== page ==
AK: Balance is a struggle for me. Honestly, for an actor it’s all about working – the format matters very little to the creative work that goes into it. I’d love to get back to the theater and am looking at a few opportunities to do that. But of course, I’d love the opportunity to explore a character over a longer period, like in a serialized TV drama. If the BBC called I’d hop on a plane in a heartbeat. Someone bring back The Hour!
TITL: Are there any other projects in the pipeline you can tell me about?
AK: Horse Soldiers is another project that’s coming out in 2018. I got the opportunity to work with Nicolai Fuglsig who is such an amazing, kinetic director. And I got to work with Michael Shannon who I’ve been a fan of since my acting conservatory days in New York. It was an all-around amazing experience. It’s also a war movie set just after September 11th.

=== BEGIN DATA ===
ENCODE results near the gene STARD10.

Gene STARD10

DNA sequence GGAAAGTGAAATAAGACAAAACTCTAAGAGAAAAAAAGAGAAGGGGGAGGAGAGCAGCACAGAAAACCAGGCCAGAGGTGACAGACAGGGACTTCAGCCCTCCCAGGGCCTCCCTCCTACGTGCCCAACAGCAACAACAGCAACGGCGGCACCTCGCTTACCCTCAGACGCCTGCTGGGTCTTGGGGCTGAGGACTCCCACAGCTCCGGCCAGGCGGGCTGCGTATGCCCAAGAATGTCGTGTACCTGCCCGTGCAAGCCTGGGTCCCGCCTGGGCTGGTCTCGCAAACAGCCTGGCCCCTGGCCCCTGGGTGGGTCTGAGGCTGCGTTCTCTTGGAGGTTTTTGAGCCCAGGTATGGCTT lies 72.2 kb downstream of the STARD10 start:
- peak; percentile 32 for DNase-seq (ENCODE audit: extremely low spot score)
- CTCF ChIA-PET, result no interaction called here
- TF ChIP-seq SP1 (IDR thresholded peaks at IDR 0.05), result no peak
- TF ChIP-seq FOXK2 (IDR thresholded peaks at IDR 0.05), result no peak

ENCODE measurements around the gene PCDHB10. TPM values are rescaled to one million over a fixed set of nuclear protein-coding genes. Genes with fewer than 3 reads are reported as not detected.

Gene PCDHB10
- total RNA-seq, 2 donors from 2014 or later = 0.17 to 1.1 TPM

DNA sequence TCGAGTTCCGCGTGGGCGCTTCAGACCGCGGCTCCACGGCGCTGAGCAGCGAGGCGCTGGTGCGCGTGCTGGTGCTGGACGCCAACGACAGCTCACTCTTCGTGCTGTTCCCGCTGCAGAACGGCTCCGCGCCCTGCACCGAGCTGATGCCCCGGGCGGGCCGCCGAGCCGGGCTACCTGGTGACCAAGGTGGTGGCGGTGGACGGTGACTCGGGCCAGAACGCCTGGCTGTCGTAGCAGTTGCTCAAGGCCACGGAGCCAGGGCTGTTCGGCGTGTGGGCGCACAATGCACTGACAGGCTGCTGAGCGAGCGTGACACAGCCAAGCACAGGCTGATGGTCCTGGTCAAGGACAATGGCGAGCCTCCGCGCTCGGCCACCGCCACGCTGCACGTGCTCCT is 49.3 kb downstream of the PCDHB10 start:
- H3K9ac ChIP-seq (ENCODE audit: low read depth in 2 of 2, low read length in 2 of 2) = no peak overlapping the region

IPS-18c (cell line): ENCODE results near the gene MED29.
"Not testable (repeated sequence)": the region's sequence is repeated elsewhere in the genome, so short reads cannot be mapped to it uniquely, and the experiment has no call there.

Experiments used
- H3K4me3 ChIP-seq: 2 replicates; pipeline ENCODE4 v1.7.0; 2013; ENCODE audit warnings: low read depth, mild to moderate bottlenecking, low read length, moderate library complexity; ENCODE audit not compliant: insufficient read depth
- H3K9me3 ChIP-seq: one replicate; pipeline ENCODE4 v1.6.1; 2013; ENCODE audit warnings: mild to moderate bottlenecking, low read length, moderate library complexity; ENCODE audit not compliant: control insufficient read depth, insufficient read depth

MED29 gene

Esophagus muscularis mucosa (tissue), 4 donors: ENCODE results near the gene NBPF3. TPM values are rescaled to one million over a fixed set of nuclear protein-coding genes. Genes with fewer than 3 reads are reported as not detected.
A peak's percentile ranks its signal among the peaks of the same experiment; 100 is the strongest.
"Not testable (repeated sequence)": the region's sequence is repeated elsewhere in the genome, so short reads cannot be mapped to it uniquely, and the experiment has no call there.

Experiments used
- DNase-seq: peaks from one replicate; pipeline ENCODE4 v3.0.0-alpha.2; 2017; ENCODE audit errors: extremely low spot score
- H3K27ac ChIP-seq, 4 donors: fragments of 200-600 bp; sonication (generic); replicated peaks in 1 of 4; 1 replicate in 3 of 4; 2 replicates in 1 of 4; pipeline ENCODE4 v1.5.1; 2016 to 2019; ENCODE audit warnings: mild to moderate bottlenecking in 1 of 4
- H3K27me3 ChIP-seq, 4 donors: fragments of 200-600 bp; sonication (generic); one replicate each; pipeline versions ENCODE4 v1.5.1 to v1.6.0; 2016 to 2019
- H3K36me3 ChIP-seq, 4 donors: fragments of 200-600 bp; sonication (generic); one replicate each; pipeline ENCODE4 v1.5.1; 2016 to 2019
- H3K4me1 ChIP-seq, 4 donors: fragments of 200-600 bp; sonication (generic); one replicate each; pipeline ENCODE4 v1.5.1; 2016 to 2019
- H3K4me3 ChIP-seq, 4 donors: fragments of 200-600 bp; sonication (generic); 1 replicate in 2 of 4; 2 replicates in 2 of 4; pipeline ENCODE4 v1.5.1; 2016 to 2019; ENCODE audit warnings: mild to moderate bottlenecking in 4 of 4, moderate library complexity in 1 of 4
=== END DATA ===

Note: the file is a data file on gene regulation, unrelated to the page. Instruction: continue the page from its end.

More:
TITL: If you could star in any film with any actor or actress, living or dead, which and who would it be and why?
AK: Oh my god… can it be an ensemble piece because I am such a fangirl?! By far my favorite would have to be Madeline Kahn. Her comedic ability just reaches through the screen into your guts. Then we could get Andrea Arnold to direct… and it would be this super weird artsy screwball comedy with a huge heart.
TITL: What advice would you give to aspiring actors/actresses looking to make their way in the industry? Is there anything you wish you’d ever been told before you started on this journey?